Selling tickets could help keep public transport going
Politicians have increasingly pointed to the need to abolish free public transport during coalition talks. Officials and carriers say that ticket revenue is so modest it would hardly yield major saving, while it could be enough to keep public transport going.
The last time all county bus lines required passengers to buy a ticket was six years ago, with proceeds from ticket sales totaling €11 million. Estonia had to add €20 million in subsidies to keep buses going. The latter had grown to €63 million in 2022 and promises to grow further this year.
Andres Ruubas, head of the public transport department of the Transport Administration, said that €75 million will be needed for county public transport subsidies this year for a share in Estonia's fiscal deficit of €17 million.
There is not enough money to keep subsidizing public transport in recent volume, with politicians increasingly pointing to the need to abolish the benefit. In four counties, only children and the elderly can ride the bus for free, and while these include Estonia's largest Harju County, ticket revenue still only amounted to €3 million last year.
Ruubas said that just as the state had to subsidize public transport before it was made free of charge, the need would be retained upon returning to ticket-based transport as market failures would see some areas lose all public transport service otherwise.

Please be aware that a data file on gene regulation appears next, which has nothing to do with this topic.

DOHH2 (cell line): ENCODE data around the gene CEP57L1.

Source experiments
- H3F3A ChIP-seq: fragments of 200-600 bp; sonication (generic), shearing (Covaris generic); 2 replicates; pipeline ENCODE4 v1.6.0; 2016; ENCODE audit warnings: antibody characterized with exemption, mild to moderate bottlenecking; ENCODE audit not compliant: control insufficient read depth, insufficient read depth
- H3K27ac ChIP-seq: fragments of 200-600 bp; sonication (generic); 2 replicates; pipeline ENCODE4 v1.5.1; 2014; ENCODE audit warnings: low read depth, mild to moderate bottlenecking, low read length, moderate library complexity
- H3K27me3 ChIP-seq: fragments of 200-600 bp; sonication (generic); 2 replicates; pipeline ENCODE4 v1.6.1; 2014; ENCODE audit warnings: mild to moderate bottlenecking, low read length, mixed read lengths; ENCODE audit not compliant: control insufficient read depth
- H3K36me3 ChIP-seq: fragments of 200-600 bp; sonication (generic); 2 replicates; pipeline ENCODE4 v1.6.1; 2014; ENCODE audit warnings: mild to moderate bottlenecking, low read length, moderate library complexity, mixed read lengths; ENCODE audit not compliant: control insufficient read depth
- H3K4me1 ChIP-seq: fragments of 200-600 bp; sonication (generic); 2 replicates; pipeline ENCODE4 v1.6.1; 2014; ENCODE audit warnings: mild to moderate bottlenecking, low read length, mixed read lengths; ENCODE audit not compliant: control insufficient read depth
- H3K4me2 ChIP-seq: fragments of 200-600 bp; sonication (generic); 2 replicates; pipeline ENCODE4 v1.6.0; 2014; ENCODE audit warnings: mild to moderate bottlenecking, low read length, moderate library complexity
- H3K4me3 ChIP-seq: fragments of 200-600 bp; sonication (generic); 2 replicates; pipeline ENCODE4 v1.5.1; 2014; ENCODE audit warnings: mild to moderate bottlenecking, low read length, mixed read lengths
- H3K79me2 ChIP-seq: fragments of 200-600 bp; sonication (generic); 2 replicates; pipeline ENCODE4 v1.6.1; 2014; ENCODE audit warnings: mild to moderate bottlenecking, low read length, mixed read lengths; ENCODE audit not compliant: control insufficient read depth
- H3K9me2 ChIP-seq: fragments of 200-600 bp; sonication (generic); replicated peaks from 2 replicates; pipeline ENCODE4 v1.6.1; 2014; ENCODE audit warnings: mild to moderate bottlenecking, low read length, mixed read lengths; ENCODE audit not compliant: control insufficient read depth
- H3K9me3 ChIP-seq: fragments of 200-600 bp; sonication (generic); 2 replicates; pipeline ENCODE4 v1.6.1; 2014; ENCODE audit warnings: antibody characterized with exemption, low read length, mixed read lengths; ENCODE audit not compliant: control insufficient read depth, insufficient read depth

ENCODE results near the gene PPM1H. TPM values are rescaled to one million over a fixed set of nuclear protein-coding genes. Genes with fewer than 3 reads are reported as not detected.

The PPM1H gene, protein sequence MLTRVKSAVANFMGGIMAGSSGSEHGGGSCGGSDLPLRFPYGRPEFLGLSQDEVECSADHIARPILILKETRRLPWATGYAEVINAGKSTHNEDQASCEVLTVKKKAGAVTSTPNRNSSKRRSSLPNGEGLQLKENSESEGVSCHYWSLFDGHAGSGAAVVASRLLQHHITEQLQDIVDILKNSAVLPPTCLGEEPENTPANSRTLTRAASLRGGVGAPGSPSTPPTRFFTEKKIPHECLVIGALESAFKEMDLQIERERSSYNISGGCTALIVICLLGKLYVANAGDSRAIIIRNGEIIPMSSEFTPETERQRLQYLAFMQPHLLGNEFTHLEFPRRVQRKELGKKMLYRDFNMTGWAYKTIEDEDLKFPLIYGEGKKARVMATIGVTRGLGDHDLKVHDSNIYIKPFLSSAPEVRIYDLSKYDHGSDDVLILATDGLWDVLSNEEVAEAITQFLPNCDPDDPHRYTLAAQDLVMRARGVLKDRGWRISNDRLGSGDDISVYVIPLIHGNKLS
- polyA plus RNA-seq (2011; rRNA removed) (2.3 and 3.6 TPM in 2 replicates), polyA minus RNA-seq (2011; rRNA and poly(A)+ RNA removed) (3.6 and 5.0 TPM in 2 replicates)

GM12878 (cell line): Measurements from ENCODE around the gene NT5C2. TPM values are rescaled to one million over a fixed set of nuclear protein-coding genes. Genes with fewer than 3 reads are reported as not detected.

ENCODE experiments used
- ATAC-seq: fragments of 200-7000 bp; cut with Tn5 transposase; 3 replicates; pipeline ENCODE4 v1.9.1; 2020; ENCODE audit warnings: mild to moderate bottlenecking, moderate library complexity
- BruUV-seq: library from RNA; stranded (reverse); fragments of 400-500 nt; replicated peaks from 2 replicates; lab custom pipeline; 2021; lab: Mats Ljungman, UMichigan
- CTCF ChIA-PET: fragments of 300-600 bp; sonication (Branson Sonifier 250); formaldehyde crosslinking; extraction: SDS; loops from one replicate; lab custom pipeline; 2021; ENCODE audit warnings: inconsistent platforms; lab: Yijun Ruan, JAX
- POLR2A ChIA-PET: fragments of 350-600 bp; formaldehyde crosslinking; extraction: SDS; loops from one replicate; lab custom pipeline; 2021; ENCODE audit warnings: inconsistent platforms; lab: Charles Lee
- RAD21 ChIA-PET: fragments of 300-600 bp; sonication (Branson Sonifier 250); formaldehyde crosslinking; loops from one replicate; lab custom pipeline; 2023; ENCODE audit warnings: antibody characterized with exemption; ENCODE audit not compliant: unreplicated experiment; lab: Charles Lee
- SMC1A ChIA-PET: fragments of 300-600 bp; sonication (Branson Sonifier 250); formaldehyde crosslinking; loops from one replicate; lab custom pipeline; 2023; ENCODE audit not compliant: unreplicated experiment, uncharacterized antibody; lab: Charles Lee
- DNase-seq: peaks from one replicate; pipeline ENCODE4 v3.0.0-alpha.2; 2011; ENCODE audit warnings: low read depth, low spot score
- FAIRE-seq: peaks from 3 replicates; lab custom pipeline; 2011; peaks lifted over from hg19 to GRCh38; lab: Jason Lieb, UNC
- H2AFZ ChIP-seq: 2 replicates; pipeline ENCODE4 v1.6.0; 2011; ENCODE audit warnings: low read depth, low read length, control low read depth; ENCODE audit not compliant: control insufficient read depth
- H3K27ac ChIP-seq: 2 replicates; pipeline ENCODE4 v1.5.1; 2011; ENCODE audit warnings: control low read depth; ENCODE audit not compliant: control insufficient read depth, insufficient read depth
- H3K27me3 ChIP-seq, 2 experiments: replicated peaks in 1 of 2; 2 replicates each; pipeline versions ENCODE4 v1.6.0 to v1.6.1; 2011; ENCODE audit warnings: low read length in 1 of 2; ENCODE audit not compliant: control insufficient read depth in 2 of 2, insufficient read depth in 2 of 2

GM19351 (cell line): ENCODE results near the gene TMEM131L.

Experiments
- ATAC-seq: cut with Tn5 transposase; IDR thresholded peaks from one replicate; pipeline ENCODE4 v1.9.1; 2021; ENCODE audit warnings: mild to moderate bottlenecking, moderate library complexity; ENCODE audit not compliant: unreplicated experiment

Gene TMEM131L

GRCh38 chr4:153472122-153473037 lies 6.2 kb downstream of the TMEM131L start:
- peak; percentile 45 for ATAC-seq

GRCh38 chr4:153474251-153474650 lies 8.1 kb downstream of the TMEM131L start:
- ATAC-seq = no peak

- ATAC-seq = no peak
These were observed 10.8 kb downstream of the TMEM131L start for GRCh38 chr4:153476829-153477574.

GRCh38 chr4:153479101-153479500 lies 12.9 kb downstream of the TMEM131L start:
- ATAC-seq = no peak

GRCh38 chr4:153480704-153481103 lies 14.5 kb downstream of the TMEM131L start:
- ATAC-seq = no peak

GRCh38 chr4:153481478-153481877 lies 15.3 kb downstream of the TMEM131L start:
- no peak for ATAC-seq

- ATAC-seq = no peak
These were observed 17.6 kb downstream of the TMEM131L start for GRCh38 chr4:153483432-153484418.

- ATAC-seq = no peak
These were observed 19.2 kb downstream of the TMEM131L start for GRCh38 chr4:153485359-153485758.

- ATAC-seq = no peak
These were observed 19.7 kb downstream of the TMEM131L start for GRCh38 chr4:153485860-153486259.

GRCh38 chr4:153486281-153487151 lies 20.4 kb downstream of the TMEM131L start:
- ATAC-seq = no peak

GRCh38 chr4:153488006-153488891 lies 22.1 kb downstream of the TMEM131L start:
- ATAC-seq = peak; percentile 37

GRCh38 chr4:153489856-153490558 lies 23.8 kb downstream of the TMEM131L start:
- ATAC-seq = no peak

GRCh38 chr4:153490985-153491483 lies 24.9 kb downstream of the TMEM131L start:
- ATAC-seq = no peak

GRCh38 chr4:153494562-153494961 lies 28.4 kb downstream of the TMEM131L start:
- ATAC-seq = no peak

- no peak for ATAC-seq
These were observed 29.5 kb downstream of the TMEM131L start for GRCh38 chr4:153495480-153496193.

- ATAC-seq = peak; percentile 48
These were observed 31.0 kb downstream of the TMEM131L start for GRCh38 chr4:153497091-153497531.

He suggested that it is too soon to say how the subsidy sums would change were tickets reintroduced. Head of coach operator GoBus Andrei Mändla said that even if every passenger had to buy a ticket, revenue would still not exceed €10 million. Maintaining the existing lines network costs €75 million, while more would be needed to improve it.
Carriers' and transport associations have proposed a system where people could either buy a €10 monthly ticket, a cheap single ticket using the Public Transport Card (Ühiskaart) or a more expensive single ticket for cash.
Andrus Kärpuk, head of the Pärnu County Public Transport Center, said that the debate should be over fair ticket prices instead of free transport.
"A fair ticket price would see a person who has to commute to work buy a ticket which costs the same no matter how far they ride. It means that people who must travel a longer distance to get to work would pay the same as those living nearby," Kärpuk suggested.
He added that while revenue from ticket sales might seem modest, it is enough to pay bus drivers the average salary in Pärnu County and pay for on-demand transport.
"All local governments should ask themselves whether collecting the money and using it to improve local public transport could be a better idea than simply offering free rides," he remarked.
Right now, public transport centers that sell tickets receive that much less subsidy from the government, which the Transport Administration admits is not a fair solution in the conditions of shortage of funding.
"County public transport passenger figures have bounced back to pre-Covid levels this year and last, while growth has been 20 percent on year," Andres Ruubas said.
City public transport and ferry passenger volumes have not reached the pre-crisis level yet.
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Editor: Marcus Turovski